For A Number Of Years The Word BROTHERHOOD Has Had Negative Connotations In My Mind Because It Has Been So Seriously Abused: — Some seem to think of the brotherhood as an association of churches that is little less than a denomination. They speak of brotherhood papers, brotherhood schools, and brotherhood institutions of various kinds.
Some, who more correctly think of the brotherhood as individuals, still seem to limit it to those who read the same papers, use literature from the same publishing houses, send their students to the same schools, and draw their preachers from the same pool. This is also a misuse of the word.
Recently I have come to think of the word in a better light, remembering the admonition of the Holy Spirit through Peter: "Love the brotherhood" (1 Pet. 2:17; see also 1 Jno. 4:20,21).
Identifying The Brotherhood: — Just as the Godhood is the three who are God, the brotherhood is all who are brothers. Jesus said to His disciples, "you are all brethren" (Matt. 23:9). "For you are all sons of God through faith in Christ Jesus" (Gal. 3;26). Every individual in the world who has been baptized into Christ (Gal. 3:27) is my brother (sister). To love the brotherhood is to love each such brother or sister, whether known or unknown.
Distant Brothers We Do Not Know: — Christians in the first century loved unknown brothers in distance places. When the church in Jerusalem learned there were brothers in Antioch, they sent Barnabas to teach and encourage them (Acts 11:19-23). Later the brethren in Antioch learned of a famine threatening the brothers in Judea. "Then the disciples, each according to his ability, determined to send relief to the brethren dwelling in Judea" (Acts 11:29). Later "it pleased those from Macedonia and Achaia to make a certain contribution to the poor among the saints (i.e. brotherhood) in Jerusalem" (Rom. 15:26). Most of the recipients of these loving benefits were unknown personally to their benefactors.
We have brothers and sisters in distant lands that we have never met and likely will not meet in this life. It is proper to send teachers to encourage them. It is also proper to send material assistance to those who are in famine or other distress where this can be done expediently. And, by all means we should pray for them, especially for those who are suffering persecution and hardship.
Brothers In Neighboring Congregations: — In our wholesome zeal to maintain the autonomy of each congregation, we may practice an unwholesome isolation. In past years, several Christians could be counted on to visit meetings in nearby congregations at least once. In areas where churches were scattered, some would travel many miles to encourage the preaching of the gospel. More recently such visits have become less common. Those who are members of nearby congregations are our brothers. They need us and we need them.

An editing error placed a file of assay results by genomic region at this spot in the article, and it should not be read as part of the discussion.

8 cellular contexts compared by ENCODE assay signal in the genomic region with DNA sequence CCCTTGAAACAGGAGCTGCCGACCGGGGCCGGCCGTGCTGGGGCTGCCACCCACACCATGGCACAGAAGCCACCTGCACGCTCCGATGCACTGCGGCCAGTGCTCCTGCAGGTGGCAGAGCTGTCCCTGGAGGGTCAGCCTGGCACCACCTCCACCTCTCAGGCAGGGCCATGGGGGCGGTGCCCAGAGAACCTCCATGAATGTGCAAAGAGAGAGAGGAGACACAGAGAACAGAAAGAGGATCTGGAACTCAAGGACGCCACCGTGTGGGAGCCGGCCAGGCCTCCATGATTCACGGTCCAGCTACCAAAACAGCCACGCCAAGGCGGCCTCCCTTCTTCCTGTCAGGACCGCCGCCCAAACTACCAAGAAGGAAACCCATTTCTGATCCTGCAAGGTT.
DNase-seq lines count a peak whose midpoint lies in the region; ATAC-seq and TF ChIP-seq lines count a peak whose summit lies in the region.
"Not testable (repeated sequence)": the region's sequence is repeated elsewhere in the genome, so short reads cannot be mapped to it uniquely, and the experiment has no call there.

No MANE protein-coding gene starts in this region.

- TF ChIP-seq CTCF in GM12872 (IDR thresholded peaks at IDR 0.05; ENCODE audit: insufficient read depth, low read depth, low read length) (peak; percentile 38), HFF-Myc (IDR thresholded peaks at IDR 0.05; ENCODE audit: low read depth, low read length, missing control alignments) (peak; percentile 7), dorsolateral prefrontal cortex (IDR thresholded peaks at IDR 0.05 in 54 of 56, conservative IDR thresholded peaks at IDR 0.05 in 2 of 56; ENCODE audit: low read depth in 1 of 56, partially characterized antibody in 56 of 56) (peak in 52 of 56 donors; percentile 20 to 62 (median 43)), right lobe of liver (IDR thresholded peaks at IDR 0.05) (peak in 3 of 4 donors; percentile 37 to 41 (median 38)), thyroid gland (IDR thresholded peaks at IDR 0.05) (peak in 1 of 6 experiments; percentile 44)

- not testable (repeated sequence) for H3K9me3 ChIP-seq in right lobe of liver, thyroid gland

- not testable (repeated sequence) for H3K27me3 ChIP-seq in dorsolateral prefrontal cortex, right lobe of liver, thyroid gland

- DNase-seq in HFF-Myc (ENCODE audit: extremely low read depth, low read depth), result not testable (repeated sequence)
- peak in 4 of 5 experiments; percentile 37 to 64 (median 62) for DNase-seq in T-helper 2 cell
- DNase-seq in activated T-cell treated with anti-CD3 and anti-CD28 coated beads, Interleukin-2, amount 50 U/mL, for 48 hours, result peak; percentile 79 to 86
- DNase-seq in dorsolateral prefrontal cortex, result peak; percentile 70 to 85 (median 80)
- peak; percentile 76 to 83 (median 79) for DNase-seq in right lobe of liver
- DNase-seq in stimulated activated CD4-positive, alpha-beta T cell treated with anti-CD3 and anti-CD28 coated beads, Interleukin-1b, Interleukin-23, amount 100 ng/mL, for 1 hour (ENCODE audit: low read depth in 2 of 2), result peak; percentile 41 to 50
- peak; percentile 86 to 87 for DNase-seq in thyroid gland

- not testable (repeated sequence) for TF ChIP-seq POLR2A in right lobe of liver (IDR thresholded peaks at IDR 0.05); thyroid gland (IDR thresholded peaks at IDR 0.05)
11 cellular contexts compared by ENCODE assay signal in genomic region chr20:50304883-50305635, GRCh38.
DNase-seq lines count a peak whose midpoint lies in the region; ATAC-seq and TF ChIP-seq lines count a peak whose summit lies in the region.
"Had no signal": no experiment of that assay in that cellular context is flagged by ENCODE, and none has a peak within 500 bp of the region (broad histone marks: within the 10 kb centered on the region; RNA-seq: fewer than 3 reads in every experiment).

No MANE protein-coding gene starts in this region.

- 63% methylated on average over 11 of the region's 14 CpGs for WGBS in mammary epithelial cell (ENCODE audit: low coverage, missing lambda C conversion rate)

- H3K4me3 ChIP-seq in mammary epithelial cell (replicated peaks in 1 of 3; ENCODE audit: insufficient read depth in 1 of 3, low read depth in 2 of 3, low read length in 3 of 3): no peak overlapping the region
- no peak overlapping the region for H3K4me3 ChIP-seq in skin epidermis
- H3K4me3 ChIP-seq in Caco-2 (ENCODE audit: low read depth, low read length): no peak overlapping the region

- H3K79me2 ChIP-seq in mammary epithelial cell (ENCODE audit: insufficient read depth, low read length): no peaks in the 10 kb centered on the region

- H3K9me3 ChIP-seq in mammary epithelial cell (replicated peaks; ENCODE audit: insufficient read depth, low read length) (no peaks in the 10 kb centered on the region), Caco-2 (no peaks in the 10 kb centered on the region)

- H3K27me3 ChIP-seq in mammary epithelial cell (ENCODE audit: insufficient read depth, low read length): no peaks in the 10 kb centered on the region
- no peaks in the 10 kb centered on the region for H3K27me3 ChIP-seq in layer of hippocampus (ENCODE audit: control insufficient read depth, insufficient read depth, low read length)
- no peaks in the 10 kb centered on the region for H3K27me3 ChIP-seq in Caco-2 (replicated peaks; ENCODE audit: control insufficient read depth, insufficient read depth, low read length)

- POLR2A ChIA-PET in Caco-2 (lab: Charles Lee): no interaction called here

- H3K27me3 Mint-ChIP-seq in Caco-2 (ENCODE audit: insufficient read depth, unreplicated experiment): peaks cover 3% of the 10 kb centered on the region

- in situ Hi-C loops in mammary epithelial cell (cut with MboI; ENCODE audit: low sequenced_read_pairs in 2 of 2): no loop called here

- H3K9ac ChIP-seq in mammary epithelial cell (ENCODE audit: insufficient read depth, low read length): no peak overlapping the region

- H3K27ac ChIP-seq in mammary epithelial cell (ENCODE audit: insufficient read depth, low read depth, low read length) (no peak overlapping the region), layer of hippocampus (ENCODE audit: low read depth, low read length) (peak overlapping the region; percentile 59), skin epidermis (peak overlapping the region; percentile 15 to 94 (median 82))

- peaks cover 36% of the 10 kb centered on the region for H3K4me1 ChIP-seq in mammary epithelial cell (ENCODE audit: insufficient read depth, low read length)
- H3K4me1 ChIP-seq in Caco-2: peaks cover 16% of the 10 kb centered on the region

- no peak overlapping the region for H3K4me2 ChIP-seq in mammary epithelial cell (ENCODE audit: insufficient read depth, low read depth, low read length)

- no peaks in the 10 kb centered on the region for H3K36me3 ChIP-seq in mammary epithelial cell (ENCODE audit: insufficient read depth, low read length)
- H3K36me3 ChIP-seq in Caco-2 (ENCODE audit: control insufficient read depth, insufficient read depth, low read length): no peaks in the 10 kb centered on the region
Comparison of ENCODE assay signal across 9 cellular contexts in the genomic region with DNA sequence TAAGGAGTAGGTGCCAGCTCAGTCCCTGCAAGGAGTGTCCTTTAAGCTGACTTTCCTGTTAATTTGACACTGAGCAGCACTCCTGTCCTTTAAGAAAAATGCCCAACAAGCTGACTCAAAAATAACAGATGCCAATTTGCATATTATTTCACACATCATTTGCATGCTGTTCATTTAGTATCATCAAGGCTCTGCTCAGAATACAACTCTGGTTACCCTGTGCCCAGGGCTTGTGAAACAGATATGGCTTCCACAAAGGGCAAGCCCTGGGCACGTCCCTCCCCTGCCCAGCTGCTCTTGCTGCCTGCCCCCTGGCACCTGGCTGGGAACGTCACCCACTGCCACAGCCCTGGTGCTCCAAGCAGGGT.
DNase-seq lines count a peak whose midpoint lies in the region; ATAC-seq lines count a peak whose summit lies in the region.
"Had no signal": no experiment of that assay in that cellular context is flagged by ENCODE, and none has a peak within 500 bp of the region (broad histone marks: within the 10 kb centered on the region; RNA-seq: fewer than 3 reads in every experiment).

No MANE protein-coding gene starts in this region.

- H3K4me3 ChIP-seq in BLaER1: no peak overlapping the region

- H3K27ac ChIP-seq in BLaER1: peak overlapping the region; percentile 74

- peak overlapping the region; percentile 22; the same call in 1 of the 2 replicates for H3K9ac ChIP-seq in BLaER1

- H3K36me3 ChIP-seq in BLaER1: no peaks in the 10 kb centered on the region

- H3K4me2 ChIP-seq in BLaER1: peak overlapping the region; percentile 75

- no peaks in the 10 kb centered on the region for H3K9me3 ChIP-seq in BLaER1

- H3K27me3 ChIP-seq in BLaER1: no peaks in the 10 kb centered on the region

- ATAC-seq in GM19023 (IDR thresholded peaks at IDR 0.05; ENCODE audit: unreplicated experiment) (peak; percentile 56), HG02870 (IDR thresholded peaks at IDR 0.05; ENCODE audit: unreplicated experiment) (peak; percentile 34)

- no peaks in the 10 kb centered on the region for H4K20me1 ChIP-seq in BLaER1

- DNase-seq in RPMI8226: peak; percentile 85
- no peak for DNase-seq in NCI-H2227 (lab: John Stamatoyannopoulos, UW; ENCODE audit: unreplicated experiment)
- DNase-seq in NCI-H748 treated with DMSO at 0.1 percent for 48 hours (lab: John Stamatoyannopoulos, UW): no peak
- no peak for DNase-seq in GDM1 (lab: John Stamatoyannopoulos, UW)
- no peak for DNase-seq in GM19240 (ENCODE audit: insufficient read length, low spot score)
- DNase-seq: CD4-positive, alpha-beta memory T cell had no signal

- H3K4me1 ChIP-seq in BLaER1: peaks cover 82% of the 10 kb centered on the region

Brethren in New Testament times knew each other. Young Timothy was not only "well spoken of by the brethren who were at Lystra" where he lived, but also by those in Iconium, some distance away (Acts 16:2). Paul speaks of a "brother whose praise is in the gospel throughout all the churches, and not only that, but who was chosen by the churches to travel" with Paul (2 Cor. 8:18,19). Paul directed that the epistle to the Colossians "be read also in the church of the Laodiceans, and that you likewise read the epistle from Laodicea" (Col. 4:16). Rom.16 reveals the acquaintance Paul and his companions had with many in the church at Rome.
Association with brothers and sisters in nearby congregations provides an opportunity to form friendships and even marriages with Christians whom we might not know otherwise. On a preaching tour of Australia in 1966, it was noted that Australian Christians usually married Christians in spite of the great distance between churches. This was accomplished by their habit of traveling many miles to visit churches, thus getting to know other Christians eligible for marriage.
Brothers In The Same Congregation: — It is sad that members of the same congregation often do not know one another's name. A brother or sister in God's family should mean more to us than any companion in the world, regardless of the secular interests we may have in common. Matt. 25:31-46 challenges us with the fact that our eternal destiny depends in part upon our response to our brother's needs. But how can we respond if we do not know the brother, much less his needs? Our salvation depends in part upon whether, indeed, we "love the brotherhood."